KUALA LUMPUR, Malaysia — The final words from the missing Malaysian jetliner's cockpit gave no indication anything was wrong even though one of the plane's communications systems had already been disabled, officials said Sunday, adding to suspicions that one or both of the pilots were involved in the disappearance.
As authorities examined a flight simulator that was confiscated from the home of one of the pilots and dug through the background of all 239 people on board and the ground crew that serviced the plane, they also were grappling with the size of the search ahead of them, warning they needed more data to narrow down the hunt for the aircraft.
The Malaysia Airlines Boeing 777 took off from Kuala Lumpur about 12:40 a.m. March 8, headed to Beijing. On Saturday, Malaysia's government confirmed that the plane was deliberately diverted and may have flown as far north as Central Asia, or south into the vast reaches of the Indian Ocean.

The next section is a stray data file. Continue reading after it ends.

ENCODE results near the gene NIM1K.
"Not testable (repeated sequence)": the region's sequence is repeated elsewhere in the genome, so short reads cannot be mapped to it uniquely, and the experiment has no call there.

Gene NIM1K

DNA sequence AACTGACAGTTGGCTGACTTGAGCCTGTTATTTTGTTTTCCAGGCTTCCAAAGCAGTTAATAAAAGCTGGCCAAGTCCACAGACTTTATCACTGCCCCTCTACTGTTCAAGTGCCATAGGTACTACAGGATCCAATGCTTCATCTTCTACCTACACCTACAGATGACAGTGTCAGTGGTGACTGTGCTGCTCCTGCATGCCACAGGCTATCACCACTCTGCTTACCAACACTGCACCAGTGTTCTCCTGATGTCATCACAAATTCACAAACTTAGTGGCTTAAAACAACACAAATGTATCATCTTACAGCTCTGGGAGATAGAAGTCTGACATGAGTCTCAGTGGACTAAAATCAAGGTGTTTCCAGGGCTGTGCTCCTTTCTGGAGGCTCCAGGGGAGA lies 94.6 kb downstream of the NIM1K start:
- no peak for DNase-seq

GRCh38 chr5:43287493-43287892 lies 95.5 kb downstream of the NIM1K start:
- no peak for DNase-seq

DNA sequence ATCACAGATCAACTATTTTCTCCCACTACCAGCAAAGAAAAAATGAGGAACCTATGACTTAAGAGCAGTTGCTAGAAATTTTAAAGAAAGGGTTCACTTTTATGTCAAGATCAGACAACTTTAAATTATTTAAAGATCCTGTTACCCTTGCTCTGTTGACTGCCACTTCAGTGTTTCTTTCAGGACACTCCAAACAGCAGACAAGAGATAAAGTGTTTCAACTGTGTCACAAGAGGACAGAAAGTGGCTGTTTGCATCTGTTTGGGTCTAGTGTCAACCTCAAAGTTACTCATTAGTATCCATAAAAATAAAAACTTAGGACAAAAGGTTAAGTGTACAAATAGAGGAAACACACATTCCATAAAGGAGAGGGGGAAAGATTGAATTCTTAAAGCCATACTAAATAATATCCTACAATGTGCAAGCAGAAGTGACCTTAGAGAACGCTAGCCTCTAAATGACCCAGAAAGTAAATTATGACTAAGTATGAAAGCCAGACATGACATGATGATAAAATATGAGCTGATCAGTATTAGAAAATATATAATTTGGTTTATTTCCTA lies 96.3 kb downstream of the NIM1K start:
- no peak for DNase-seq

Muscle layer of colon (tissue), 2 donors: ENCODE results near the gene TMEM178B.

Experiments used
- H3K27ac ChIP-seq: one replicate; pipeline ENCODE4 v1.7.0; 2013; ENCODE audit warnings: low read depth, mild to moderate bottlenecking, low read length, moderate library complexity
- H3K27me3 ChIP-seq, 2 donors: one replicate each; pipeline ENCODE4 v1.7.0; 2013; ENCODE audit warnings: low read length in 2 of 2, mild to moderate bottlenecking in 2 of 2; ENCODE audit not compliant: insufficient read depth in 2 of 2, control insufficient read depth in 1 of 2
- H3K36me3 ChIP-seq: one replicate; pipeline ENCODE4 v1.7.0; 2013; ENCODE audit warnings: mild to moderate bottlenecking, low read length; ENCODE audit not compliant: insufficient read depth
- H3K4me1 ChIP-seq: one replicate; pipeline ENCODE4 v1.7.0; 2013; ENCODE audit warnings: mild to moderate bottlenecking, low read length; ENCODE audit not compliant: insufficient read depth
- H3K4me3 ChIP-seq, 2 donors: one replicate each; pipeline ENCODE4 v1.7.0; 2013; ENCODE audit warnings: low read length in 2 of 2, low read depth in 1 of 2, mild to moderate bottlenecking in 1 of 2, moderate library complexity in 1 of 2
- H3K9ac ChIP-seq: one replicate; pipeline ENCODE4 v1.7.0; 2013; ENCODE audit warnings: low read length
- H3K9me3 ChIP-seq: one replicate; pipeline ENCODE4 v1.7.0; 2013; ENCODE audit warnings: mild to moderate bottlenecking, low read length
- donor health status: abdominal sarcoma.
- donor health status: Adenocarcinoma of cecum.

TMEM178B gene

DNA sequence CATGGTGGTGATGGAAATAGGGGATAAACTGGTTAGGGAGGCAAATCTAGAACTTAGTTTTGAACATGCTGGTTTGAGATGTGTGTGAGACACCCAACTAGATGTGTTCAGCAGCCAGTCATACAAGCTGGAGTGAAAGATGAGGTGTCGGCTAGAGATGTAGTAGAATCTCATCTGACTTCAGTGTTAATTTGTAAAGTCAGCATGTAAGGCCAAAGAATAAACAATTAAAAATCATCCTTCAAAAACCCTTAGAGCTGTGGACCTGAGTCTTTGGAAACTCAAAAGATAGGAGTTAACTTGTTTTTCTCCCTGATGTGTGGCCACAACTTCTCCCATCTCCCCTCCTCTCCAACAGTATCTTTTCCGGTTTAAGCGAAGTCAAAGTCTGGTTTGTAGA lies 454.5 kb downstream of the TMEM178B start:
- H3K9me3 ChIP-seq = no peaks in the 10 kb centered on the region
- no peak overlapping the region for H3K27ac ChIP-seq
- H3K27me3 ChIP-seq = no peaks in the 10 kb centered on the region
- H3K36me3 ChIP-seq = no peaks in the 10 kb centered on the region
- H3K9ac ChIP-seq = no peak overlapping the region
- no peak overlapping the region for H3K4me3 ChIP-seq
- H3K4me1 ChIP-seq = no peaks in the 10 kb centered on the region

Authorities have said someone on board the plane first disabled one of its communications systems — the Aircraft and Communications Addressing and Reporting System, or ACARS — at 1:07 a.m. About 14 minutes later, the transponder, which identifies the plane to commercial radar systems, was also shut down. The fact that they went dark separately is strong evidence that the plane's disappearance was deliberate.
On Sunday, Malaysian Defense Minister Hishammuddin Hussein said at a news conference that that the final, reassuring words from the cockpit — "All right, good night" — were spoken to air traffic controllers after the ACARS system was shut down. Whoever spoke did not mention any trouble on board, seemingly misleading ground control.